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Phase II Trial of Thalidomide in the Treatment of Recurrent and/or Metastatic Squamous Cell Carcinoma of the Head and Neck

Phase II Trial of Thalidomide in the Treatment of Recurrent and/or Metastatic Squamous Cell Carcinoma of the Head and Neck

Patients with recurrent squamous cell carcinoma of the head and neck have a poor prognosis. Thalidomide (Thalomid) has antitumor and antiangiogenic properties. We conducted a phase II trial to determine toxicity, response rate, and survival in patients with recurrent squamous cell carcinoma of the head and neck. Eligibility criteria included recurrent and/or metastatic squamous cell carcinoma of the head and neck, measurable disease, and two or fewer prior chemotherapy regimens.

Thalidomide was administered at a starting dose of 200 mg nightly and increased by 200 mg every week to a goal dose of 1,000 mg nightly. Women of childbearing potential and pregnant women were excluded. Of 17 patients enrolled in the study to date, there are 12 males (71%) and 5 females (29%); the median age is 56 years. Patients received extensive prior treatments: 94% chemotherapy, 88% radiation therapy, and 77% surgery.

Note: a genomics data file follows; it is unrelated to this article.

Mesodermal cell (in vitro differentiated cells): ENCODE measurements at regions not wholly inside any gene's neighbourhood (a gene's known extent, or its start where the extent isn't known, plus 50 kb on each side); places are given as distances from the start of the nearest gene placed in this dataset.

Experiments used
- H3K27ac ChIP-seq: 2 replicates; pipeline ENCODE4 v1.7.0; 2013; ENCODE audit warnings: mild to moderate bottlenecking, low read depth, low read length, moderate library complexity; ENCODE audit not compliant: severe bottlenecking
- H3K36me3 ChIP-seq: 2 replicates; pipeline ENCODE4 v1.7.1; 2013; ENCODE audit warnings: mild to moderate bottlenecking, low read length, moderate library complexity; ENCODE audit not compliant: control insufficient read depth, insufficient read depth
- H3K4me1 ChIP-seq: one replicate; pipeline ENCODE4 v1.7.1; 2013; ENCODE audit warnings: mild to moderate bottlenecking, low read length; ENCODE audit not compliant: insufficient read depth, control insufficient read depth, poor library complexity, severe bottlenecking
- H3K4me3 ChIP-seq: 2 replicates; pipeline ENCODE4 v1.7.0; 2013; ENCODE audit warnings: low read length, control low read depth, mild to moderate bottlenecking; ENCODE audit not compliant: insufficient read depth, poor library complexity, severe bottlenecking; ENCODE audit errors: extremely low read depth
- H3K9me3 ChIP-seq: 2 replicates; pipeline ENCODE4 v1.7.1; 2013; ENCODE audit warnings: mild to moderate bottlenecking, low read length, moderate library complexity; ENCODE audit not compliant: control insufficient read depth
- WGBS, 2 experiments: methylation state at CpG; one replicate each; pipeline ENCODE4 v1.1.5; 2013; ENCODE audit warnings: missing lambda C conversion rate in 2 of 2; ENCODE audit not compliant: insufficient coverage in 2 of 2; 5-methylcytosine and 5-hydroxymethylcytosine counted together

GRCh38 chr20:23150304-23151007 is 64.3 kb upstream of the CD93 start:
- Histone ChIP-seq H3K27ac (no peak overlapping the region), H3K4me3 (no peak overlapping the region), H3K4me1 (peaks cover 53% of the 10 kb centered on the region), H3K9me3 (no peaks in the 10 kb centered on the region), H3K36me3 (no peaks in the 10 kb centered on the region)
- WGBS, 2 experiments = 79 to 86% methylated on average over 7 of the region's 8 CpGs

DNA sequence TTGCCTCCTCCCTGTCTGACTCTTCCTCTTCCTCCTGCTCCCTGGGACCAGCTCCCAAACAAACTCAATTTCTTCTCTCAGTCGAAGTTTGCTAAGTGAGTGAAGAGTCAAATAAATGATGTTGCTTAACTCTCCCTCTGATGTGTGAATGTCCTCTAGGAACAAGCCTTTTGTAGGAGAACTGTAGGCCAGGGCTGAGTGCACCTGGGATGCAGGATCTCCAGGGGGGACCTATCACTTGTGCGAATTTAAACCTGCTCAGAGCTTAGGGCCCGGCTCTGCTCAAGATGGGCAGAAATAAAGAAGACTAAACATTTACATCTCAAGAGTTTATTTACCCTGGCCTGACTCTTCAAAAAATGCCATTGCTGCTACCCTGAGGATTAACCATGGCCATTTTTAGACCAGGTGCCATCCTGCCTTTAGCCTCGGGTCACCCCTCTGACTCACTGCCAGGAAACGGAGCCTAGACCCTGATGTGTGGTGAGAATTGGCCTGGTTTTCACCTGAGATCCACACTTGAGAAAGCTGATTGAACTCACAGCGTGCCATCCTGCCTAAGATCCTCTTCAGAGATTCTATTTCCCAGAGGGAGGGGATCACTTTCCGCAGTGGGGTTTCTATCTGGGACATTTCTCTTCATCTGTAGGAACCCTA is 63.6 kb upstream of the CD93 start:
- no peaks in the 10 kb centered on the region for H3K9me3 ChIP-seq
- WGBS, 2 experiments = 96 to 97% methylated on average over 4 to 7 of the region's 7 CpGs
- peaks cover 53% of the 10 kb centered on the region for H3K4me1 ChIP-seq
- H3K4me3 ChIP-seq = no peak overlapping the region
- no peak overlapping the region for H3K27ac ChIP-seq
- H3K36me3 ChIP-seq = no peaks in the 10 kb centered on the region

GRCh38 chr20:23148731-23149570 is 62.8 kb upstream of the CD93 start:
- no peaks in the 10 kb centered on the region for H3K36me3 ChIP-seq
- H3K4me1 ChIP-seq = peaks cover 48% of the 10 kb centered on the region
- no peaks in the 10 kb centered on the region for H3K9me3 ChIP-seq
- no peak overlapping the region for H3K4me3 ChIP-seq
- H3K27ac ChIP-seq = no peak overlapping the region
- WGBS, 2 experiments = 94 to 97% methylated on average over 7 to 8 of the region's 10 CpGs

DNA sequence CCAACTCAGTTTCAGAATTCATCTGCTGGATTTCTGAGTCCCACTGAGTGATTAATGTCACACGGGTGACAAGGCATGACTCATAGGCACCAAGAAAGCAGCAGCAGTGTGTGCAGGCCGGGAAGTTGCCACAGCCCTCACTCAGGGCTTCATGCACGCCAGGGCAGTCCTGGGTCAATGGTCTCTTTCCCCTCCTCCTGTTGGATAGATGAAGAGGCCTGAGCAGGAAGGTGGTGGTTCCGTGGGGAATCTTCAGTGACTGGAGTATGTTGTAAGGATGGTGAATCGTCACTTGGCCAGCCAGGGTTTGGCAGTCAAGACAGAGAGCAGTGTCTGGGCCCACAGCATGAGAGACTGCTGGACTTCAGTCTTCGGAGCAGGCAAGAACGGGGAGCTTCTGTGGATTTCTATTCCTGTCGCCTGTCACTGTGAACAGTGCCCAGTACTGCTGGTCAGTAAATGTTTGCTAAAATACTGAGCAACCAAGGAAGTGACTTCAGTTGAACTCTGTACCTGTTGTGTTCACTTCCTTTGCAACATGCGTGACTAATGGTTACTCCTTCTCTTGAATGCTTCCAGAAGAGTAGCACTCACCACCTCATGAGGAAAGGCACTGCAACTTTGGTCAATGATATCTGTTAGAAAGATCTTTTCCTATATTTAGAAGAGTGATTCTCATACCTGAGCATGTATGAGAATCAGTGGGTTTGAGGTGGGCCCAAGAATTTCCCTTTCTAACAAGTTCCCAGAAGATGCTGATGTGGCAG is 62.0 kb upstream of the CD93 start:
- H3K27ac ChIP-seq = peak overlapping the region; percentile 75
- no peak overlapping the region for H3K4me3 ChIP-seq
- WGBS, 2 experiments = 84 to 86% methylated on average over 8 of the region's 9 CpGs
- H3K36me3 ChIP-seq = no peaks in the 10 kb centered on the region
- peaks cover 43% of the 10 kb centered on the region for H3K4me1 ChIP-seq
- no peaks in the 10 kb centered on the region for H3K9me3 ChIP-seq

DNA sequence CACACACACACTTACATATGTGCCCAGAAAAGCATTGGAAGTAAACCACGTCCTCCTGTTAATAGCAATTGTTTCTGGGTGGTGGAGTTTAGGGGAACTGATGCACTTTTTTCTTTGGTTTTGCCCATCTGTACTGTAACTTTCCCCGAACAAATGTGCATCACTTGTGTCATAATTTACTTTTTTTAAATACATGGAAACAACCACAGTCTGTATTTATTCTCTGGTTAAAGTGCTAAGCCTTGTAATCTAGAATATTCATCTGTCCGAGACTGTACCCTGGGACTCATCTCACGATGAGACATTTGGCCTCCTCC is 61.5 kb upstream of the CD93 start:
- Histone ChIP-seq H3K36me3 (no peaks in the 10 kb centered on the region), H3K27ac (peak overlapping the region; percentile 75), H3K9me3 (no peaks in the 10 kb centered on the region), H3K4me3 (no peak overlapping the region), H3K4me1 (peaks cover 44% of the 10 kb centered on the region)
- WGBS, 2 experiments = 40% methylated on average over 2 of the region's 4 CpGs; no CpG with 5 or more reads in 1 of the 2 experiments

The most frequent toxicities included fatigue in 94% of patients (grade 3/4 in 19%), nausea/vomiting in 41% (grade 3/4 in 14%), edema in 53% (grade 3/4 in 22%), constipation in 35% (grade 3/4 in 0%), sensory neuropathy in 47% (grade 3/4 in 0%), pain in 35% (grade 3/4 in 0%), and skin reaction in 24% (grade 3/4 in 0%).

The median duration of treatment on protocol was 1.25 months. Of 17 patients treated, 16 (94%) have shown progressive disease and 1 (6%) was inevaluable due to early death. The median survival time for the 17 patients is 5.4 months. A subset of patients underwent baseline and posttreatment tumor biopsies to assess correlative biology. Currently, analysis of biopsies for angiogenic assays is underway and will be presented at the meeting.

CONCLUSION: We found that thalidomide is well tolerated in this population of heavily pretreated patients with recurrent squamous cell carcinoma of the head and neck, with a minority experiencing grade 3/4 toxicity. Thus far, the response rate for thalidomide in this population of patients is low, with median survival similar to that of historical controls.

Click here to read Wen-Jen Hwu's commentary on this abstract.

 
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